CSAs Connect Farmers and Customers
Twenty-eight years ago the founders of Temple-Wilton Community Farm–Trauger Groh, Lincoln Geiger and Anthony Graham—saw promise and potential in an idea pioneered in Japan and Europe. The trio of biodynamic farmers helped to sow the seeds and shape the future of the innovative marketing and community relationship strategy known as Community Supported Agriculture (CSA). TWC Farm was one of the first two CSA farms in the United States. With the slogan “Growing Food in Community Since 1986,” TWC Farm in Wilton is the oldest continuously operating CSA farm in the country today. This Sunday, Peterborough Grange will recognize the farmers and original TWC Farm members with a celebration of the CSA movement at 2:30 pm at the Monadnock Center for History and Culture on Grove Street in Peterborough.
From those first two CSAs founded in 1986, the number of farms across the country selling fresh produce and other products through CSA arrangements had grown by 2012 to 12,617. The 2012 Ag Census found 173 farms in New Hampshire used CSA as a marketing strategy. That’s five percent of farms, 6th highest by percentage in the country. All 10 counties have CSA farms, with Merrimack, Rockingham and Cheshire ranking in the top 100 counties nationally for numbers of CSAs.
Fishing families have adopted the model to create Community Supported Fisheries. NH Community Seafood members pick up fresh-catch shares at farm markets and other locations as far inland as Nashua, Warner and Plymouth.
In a basic CSA arrangement, a farmer delivers food to subscribers or members who purchase shares in that season’s products. This gives producers cash at the start of the season and a market they can plan on for their products. CSA members receive fresh, locally produced food and gain connections with the farm and its farmers.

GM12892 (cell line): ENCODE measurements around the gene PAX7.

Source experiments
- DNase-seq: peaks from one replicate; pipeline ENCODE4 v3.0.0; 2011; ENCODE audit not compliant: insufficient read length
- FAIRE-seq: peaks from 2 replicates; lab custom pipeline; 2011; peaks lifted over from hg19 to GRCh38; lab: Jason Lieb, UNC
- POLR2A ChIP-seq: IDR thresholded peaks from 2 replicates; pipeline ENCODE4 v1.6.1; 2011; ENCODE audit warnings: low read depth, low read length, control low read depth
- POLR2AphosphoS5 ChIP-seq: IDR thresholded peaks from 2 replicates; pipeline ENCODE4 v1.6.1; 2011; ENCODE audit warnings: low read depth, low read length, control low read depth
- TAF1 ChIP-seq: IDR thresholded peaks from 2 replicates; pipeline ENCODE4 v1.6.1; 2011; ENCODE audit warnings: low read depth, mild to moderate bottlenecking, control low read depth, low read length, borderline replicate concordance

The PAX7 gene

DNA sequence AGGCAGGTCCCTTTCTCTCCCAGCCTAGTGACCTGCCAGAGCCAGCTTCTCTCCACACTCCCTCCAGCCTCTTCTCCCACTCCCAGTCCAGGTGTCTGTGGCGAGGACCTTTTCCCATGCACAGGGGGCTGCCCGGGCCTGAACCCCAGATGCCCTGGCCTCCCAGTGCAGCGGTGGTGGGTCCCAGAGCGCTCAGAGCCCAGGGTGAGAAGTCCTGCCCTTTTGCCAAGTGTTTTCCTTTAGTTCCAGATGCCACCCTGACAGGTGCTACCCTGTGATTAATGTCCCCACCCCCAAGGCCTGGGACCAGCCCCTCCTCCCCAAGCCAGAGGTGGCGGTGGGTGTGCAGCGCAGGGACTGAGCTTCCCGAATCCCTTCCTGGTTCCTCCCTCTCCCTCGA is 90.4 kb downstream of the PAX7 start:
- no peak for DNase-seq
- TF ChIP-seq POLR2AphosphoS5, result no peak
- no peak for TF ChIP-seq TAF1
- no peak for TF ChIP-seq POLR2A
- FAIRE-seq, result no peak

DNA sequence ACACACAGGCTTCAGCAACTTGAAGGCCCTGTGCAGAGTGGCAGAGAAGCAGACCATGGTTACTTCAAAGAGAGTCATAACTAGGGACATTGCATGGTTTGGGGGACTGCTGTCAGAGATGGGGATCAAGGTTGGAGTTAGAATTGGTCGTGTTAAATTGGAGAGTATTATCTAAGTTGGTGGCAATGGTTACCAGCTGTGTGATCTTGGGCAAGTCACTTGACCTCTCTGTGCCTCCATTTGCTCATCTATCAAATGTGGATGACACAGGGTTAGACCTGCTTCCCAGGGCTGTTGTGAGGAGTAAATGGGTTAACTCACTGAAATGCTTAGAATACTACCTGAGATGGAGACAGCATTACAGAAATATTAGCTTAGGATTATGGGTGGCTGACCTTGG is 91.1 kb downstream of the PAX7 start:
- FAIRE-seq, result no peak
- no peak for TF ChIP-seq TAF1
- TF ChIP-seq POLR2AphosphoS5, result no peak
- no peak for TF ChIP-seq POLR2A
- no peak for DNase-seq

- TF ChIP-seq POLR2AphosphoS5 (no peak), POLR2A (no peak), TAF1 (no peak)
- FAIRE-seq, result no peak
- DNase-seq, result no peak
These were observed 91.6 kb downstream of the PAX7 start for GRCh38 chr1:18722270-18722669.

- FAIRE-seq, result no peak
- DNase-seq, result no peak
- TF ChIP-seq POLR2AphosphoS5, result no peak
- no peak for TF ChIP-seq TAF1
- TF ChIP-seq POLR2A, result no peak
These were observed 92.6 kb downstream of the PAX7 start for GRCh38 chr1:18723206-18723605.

But that’s just where this marketing concept begins. At the recent UNH Cooperative Extension direct marketing conference held in Concord, CSAs came up again and again, both in speaker presentations and audience discussion. One farmer confessed he did not understand why people would pay in advance for their fruit and vegetable purchases—but that he and his wife started their CSA program because customers kept asking. Farmers invariably apply creativity and ingenuity to devise CSA arrangements that meet the needs and opportunities of their farms, their situations, and their customers.
Jenny Wooster and husband Bruce bought their Picadilly Farm in rural Winchester eight years ago, after working on farms in Eastern Massachusetts. They market all their produce through CSA arrangements, with local member pick-up and PYO gardens at the farm. But they also tap into their connections with CSA share deliveries to the more populous Greater Boston area. They are also part of a cooperative winter CSA serving eastern Massachusetts.
Six organic farms have operated Local Harvest CSA, a large cooperative CSA delivering to sites in Concord, for more than a decade. A number of New Hampshire farms offer multiple CSA options for different seasons, different household sizes and different product lines–including meat, poultry and dairy products. Many farms utilize CSAs in conjunction with other marketing strategies, such as farm stands or stores, farmers markets, and sales to restaurants, institutions and stores.
Temple-Wilton Community Farm, the farm that started it all here in New Hampshire, remains faithful to its founding philosophy. Members are asked to pay according to the their ability toward the farm budget of expenses, and to take shares of unprocessed vegetables and milk according to their needs. Processed foods (yogurt, cheese, meat, bread, etc.) and eggs, are sold in the farm store at prices set to cover the processing costs.
(This column is excerpted from the Weekly Market Bulletin, November 19, 2014 )
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